Thursday, August 30, 2012

Two Americans

Convention week lends itself to a certain amount of political nostalgia - and not just about political conventions (an acquired taste at best).   So I've devoted of the late-night time I might otherwise have spent convention-watching to read William Lee Miller's, Two Americans: Truman, Eisenhower, and a Dangerous World (Knopf, 2012) - an inspiring escape from our current uninspiring politics.
Harry S Truman (1884-1972) and Dwight D. Eisenhower (1890-1969) were respectively the 33rd and 34th presidents of the United States, occupying the White House from April 12, 1945 to January 20, 1961, years of enormous importance in modern American and world history. While each man would occupy a place at the pinnacle of world events (Eisenhower as Allied Supreme Commander in World War II as well as President later), both came from modest, small-town American backgrounds - the kind of backgrounds our political culture easily romanticizes but which in this case really did pay off for the country in making them the men they were. Bookended in the White House by old-money aristocrat FDR and new money aristocrat JFK, Truman and Eisenhower really did represent the American "common man." Truman was the last president never to have attended college (which I well remember was part of his appeal to my father). Neither owned his own house until after his presidency. Truman was probably the poorest 20th century president. Eishenhower did better but would hardly have counted as rich - something to think about, now that we just routinely take it for granted that our presidents will be millionares. Both had what Miller calls "a straightforward, uncomplicated patriotism." Both enormously admired General George Marshall, and both saw through General Douglas Mac Arthur. Both got to the top by combinations of circumstances harldy anyone would have earlier predicted, and both made the most of their prominence through the double firestorm of war and Cold War, helping to create a framework for peace and unparalleled prosperity.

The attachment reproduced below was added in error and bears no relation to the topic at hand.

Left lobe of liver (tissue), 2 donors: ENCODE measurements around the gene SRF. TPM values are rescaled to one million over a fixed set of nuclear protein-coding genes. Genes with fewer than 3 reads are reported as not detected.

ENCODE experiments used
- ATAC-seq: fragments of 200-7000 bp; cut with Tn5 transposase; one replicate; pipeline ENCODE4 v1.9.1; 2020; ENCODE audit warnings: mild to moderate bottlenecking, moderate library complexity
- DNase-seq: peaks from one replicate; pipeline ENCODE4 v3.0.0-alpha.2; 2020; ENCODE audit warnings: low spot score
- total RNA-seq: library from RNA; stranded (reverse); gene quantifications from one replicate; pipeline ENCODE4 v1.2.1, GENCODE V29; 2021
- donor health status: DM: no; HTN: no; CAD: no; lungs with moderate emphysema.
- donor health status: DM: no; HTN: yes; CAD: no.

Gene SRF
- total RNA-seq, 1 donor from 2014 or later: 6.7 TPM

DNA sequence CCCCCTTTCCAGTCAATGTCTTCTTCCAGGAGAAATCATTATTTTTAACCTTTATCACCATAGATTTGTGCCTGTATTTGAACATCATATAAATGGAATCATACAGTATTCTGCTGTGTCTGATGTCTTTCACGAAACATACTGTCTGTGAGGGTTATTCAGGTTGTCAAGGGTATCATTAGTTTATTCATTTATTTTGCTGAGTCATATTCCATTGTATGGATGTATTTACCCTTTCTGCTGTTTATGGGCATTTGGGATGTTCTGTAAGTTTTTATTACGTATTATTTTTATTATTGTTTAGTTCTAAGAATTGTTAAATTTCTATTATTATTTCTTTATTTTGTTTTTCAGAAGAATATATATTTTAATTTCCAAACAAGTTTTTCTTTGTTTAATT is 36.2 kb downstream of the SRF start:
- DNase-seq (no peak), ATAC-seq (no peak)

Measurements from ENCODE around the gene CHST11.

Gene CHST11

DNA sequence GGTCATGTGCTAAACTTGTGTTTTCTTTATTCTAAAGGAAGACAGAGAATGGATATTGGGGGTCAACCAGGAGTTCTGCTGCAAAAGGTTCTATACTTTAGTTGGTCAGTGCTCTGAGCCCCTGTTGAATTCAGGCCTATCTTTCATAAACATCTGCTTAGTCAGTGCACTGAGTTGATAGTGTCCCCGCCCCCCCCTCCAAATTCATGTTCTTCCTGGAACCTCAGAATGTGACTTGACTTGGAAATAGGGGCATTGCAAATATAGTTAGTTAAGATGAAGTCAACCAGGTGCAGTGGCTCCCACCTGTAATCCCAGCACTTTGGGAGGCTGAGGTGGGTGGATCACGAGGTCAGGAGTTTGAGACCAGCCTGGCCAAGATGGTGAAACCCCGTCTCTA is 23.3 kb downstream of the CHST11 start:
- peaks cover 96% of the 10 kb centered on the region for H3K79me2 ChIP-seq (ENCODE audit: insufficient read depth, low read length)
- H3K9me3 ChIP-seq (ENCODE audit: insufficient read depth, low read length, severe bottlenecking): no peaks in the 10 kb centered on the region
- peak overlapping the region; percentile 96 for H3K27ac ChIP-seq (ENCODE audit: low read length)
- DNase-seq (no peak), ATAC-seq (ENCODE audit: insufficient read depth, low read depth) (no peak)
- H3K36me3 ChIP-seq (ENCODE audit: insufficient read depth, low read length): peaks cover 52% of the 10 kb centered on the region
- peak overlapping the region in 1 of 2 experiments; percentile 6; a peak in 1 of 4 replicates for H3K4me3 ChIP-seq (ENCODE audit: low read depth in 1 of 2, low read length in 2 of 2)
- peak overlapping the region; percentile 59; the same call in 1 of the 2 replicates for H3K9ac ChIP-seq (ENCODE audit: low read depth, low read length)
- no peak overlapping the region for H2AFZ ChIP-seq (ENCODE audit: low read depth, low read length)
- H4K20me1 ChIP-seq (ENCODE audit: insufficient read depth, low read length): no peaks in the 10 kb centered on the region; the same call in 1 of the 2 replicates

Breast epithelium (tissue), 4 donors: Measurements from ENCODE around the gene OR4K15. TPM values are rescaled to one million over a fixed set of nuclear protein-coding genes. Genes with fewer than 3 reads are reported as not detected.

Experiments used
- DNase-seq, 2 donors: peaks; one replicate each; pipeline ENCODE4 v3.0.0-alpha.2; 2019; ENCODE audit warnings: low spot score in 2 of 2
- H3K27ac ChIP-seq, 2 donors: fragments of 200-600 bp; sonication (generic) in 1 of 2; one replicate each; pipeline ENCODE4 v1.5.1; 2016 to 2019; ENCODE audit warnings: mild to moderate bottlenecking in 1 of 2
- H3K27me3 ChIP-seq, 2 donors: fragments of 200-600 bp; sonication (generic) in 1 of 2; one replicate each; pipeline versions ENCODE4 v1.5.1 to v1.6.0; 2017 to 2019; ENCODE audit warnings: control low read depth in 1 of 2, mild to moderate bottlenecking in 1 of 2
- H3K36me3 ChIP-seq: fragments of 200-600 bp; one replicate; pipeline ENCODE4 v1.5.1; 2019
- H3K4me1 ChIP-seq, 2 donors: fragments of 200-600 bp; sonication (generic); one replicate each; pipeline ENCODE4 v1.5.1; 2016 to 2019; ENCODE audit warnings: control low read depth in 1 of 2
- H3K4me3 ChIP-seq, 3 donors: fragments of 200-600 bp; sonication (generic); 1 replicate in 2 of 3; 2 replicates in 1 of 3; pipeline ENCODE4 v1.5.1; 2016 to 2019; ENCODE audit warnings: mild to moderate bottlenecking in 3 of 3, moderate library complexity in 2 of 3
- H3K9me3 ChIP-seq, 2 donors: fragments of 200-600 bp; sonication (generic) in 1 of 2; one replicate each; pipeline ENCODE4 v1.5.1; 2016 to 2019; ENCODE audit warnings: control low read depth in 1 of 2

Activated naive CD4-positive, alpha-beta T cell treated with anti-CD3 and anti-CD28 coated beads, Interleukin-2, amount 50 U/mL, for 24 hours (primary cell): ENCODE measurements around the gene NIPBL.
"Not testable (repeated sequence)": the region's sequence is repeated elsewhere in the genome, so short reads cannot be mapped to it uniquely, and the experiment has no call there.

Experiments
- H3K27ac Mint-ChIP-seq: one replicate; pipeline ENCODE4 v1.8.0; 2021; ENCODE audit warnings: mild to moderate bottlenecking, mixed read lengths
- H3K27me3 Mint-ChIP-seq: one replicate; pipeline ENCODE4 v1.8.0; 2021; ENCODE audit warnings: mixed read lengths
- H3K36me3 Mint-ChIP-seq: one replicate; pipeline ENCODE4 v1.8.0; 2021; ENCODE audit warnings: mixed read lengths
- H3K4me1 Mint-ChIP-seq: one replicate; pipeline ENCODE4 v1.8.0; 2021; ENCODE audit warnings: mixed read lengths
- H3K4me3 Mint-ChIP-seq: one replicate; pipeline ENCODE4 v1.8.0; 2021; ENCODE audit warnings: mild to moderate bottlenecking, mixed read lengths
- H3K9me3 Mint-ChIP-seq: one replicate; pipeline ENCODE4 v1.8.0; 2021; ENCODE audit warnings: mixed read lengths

Miller treats their separate life paths from obscurity to pre-eminence, how their paths unexpectedly intersected at the close of World War II, how they collaborated in creating the post-war world, and their subsequent political rivalry. Unfortunately, the book does have a few factual errors. The Soviet Union did not enter the war against Japan on August 15. The 1960 summit was not in Geneva. JFK's funeral was not at Washington's National Cahtedral. At best, whenever in a book I encounter those kinds of errors concerning facts I know about, it's an unnecessary distraction. at worst, it makes me wonder what other errors there may be in matters I don't know about and am relying on the author to inform me of! That said, all in all, the book combines engaging biography and genuine historical insight about a fascinating time and the pivotal part these two true leaders played.
Of course, as with all real people, there was more to each man's story than his genuine down-to-earth American modesty and his high moral stature. Each had his limitations and faults. And no account could fail to record their famous 1950s feud. Miller quotes an observation by British MP Roy Jenkins, commenting on the (in)famous January 20, 1953, transition from Truman to Eisenhower. Jenkins remarked on "the unfortunate picture of two gnetlemen in their sixties, both outstanding servants of the greatest democracy in the world, behaving in a way which would have been discreditable to two small boys of eight."
Did their feud and petulant behavior toward each other stand out all the more because our standards were higher then? Would one's reaction be the same today, when, on the one hand, boorish behavior in public is increasingly the norm, and, on the other, comparably "outstanding servants of the greatest democracy in the world" would be hard, if not impossible, to locate? 
Truman and Ike famously reconciled at JFK's funeral. Something about being confronted by our common mortality maybe? 

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